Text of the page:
Friday, April 8, 2016
Medicare Physician Fee Schedule (MPFS) and Centralized Planning
In a centrally planned economy the allocation of resources is determined by a comprehensive plan of production which specifies output requirements.
Centralized Planning Definition
Moving from volume to value is health reform’s latest mantra, policy makers hope to replace fee-for-service systems with value-based approaches that reward improved outcomes achieved at a lower cost. Ground zero in these efforts is the Medicare Physician Fee Schedule (MPFS).
Robert Berenson, MD, and John Goodson, D, “Finding Value in Unexpected Places – Fixing the Medicare Physician Fee Schedule, “ New England Journal of Medicine, April 7, 2016
The idea behind the Medicare Physician Fee Schedule(MPFS), is, as far as possible, to end variation of physician payment rates, standardize fees for specialists and primary care physicians, narrow the gap between the two, and improve pay for cognitive specialists – family physicians, general internists, pediatricians, geriatricians, and psychologists.
There is nothing new about this effort. MPFS was introduced in 1992. Yet incomes for cardiologists and radiologists, and other procedural specialists remains 2.0 to 2.5 times that of cognitive physicians. This should not be. The Resource-Based Relative Value Scale (RBRVS), the foundation of MPFS) was designed to align fees with total physician time on an equitable basis. Service codes based on Relative Value Units (RVU), especially for Evaluation and Management Service (E&M) activities, the primary responsibility of cognitive specialists, was developed to capture the time and effort physicians spend with patients.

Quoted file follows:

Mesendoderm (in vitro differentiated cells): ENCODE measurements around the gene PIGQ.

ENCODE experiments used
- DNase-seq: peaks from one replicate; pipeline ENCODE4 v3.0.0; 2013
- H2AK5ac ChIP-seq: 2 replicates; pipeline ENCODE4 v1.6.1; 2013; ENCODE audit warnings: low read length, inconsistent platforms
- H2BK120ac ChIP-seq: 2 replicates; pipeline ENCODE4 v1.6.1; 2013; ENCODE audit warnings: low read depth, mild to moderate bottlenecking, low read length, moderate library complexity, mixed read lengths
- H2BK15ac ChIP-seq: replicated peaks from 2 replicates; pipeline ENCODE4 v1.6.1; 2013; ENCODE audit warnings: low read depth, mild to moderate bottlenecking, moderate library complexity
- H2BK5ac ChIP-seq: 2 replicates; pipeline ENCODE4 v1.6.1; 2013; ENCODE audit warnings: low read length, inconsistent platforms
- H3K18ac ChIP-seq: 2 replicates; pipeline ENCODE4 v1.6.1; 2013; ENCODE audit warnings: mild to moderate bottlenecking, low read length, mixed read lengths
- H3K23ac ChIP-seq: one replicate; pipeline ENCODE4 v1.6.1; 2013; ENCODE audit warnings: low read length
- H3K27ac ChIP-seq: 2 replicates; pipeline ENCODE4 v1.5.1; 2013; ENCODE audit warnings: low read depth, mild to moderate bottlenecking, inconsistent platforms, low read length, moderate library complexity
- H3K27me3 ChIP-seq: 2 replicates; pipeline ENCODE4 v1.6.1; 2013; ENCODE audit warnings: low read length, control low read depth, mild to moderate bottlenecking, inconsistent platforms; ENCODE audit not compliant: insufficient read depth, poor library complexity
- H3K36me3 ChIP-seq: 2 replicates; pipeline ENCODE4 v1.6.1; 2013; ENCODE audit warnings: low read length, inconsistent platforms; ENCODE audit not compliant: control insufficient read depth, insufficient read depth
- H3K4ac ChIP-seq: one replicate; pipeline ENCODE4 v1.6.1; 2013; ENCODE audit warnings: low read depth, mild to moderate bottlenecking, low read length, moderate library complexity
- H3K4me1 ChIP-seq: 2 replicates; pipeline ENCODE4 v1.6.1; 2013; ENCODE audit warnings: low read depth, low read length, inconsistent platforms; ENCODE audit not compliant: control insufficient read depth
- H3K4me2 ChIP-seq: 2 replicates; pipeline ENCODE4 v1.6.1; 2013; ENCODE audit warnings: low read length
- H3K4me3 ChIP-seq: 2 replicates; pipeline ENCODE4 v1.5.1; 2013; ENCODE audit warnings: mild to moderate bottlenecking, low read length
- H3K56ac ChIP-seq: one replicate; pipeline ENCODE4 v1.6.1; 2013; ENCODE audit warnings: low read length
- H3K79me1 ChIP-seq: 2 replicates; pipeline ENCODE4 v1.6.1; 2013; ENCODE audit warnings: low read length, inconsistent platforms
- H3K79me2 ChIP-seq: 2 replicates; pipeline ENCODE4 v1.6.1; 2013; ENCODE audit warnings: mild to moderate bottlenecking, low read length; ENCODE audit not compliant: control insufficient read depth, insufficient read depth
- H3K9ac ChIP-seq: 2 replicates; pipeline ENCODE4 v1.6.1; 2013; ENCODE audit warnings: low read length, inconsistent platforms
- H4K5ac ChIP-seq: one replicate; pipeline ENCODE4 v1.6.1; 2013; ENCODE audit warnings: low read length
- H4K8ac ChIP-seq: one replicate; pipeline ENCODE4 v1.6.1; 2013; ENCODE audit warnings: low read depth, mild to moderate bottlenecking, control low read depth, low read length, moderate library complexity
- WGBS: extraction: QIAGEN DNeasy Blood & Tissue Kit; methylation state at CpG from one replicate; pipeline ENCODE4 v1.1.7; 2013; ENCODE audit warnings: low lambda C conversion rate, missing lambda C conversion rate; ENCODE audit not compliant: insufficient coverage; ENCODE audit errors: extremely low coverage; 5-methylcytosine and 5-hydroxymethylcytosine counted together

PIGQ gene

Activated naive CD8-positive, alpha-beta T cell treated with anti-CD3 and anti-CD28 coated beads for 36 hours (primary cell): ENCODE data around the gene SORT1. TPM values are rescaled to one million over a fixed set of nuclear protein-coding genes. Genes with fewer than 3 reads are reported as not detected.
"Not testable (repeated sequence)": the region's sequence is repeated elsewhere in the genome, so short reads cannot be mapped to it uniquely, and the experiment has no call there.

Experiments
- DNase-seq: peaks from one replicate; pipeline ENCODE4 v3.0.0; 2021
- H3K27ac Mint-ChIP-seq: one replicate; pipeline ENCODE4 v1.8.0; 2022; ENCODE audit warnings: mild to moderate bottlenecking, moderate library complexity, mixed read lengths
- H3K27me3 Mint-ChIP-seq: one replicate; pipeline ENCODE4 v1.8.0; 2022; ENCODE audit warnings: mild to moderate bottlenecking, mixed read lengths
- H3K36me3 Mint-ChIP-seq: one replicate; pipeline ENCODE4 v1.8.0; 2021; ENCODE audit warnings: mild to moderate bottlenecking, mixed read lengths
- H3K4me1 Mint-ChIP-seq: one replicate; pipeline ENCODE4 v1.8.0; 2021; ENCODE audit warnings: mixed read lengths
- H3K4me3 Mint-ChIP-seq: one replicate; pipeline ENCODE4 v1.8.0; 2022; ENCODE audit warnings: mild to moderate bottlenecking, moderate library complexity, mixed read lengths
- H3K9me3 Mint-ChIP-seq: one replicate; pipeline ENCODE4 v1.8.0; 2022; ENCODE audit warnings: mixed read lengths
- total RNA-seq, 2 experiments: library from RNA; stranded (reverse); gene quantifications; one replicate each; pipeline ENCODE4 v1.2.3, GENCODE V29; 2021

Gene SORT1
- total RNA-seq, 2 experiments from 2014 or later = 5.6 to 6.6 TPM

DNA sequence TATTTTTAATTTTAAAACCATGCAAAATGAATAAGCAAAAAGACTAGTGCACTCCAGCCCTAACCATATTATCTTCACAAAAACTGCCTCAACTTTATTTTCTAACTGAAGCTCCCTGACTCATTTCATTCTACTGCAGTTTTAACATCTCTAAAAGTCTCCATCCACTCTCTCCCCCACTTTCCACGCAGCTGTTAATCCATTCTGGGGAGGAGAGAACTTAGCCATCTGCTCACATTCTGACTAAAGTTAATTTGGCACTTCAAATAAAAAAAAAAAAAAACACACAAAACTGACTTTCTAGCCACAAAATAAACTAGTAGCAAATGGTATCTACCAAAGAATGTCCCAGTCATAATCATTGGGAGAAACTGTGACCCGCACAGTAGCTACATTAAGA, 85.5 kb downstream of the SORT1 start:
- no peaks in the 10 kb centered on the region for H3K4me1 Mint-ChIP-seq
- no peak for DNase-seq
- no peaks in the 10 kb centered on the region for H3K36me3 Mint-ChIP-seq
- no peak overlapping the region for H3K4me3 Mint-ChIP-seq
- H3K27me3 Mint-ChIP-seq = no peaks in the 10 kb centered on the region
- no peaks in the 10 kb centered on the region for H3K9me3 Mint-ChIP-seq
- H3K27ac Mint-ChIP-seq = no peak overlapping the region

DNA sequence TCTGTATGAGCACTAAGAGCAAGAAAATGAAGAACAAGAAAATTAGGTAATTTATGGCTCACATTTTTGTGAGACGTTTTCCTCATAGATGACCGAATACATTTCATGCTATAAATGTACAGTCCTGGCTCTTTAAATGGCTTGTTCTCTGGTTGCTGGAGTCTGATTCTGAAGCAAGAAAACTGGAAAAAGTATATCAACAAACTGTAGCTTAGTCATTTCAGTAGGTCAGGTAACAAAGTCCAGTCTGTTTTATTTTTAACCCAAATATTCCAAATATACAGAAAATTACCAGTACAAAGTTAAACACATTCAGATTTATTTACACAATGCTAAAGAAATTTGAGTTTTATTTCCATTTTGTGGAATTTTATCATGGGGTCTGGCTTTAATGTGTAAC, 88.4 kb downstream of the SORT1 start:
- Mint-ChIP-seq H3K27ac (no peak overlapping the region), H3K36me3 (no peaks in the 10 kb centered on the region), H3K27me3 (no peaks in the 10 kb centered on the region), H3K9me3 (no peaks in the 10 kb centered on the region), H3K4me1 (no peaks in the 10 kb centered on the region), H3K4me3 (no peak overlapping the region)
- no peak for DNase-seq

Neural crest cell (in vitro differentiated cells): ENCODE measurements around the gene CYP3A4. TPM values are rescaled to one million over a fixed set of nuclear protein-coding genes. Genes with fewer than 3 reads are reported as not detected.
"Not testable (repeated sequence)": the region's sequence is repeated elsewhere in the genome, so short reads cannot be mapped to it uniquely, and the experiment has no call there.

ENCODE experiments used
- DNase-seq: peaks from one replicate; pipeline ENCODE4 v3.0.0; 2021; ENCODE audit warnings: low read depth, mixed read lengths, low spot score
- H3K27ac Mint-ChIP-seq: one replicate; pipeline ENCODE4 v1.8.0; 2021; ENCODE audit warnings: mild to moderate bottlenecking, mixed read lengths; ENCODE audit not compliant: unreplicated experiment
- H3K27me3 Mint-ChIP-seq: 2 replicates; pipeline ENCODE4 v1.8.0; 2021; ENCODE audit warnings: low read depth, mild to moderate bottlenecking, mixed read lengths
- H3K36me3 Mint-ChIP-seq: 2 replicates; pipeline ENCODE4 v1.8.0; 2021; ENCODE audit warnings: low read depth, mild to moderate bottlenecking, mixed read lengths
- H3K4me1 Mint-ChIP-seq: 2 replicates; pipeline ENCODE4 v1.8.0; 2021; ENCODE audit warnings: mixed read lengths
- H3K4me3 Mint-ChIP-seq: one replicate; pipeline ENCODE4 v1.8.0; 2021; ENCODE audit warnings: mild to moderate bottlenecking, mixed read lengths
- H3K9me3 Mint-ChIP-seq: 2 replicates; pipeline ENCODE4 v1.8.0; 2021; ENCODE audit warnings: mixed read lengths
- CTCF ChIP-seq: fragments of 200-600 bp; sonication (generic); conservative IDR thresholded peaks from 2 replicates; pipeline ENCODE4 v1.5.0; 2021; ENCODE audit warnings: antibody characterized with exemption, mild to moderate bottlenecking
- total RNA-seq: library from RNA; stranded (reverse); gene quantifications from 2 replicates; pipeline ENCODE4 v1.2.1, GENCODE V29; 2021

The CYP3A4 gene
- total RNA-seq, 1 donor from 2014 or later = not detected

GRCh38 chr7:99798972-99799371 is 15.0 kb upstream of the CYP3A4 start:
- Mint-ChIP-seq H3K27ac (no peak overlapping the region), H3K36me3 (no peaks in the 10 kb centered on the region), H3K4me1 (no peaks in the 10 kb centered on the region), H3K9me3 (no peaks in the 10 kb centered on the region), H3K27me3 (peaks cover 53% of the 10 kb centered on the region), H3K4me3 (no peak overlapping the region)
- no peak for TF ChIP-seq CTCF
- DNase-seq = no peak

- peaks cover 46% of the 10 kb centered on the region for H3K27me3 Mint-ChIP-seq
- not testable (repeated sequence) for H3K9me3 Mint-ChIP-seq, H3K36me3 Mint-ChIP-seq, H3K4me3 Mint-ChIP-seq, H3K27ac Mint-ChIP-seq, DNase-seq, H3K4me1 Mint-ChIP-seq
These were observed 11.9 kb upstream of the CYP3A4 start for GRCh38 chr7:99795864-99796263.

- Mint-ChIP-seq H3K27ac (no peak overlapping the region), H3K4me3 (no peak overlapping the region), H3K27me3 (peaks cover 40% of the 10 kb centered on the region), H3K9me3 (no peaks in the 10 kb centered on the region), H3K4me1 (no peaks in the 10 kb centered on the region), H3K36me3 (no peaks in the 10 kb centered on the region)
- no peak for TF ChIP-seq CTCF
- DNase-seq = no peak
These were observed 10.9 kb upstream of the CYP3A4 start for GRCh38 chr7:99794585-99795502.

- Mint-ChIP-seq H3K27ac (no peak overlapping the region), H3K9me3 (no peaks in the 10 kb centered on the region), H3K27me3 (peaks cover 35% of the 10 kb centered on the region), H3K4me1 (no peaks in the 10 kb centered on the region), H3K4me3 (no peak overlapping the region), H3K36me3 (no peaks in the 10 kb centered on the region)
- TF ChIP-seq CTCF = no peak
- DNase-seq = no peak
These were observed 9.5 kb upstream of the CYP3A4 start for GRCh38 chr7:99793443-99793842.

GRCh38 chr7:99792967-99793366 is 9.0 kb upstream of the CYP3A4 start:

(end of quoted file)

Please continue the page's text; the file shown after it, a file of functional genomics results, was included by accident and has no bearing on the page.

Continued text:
What’s gone wrong?
Well, to begin with, centralized planning rarely works because it cannot capture the nuances of the patient-physician encounter. Only markets can to that. Even socialized economies still rely on fee-for-service, yet spend far less on health care.
Second, as I pointed out in a blog, “Talk Is Cheap,” the American culture prefers action to talk. This attitude filters down to how physicians are paid.
Thirdly, MPFS has failed to adjust fees downward to account for time –less spent by specialists based on automation, experience, and substitution by non-physicians, and other productivity improvements. Specialists now do care faster in less time than previously, but their codes often remain the same
Fourthly , given an aging population with chronic illnesses, multiple co-morbidities, multiple visits to other doctors, and multiple drugs being taken, cognitive specialists spend more time than procedural specialists in data gathering and entry, analysis and decision making, and judgment making in ambiguous and uncertain situations.
Fifthly, CMS coding depends partly on an AMA-sponsored panel, the RVS Update Committee (RUC), to identify those codes to improve or reduce to reflect changing realities. Specialty societies dominate RUC and are reluctant to downgrade codes for specialists.
Sixthly, in the end MPFS may become largely irrelevant. Many physicians are increasingly not accepting Medicare and Medicaid patients, and are switching to cash-only and concierge practices to avoid the low fees of Medicare and Medicaid, often 60% to 80% of fees offered by private insurance. John Goodman, a conservative economist, predicts a mass migration from 3rd party coverage, not only to raise income but to escape the hassles and regulations of 3rd parties and the time-consuming and overhead expenses of data entry requirements of electronic heath records. A two-tier system of care may be emerging to escape the rigors of centralized planning.
On the surface, centralized planning with replacement of fee-for-service with a value-based approach may sound good, a noble effort in that it is implemented to achieve equal outcomes and social justice among members of society and among physicians, but I am skeptical, given the MPFS performance over the last 24 years, that quality measurements and value-based outcomes are feasible in a free-enterprise society.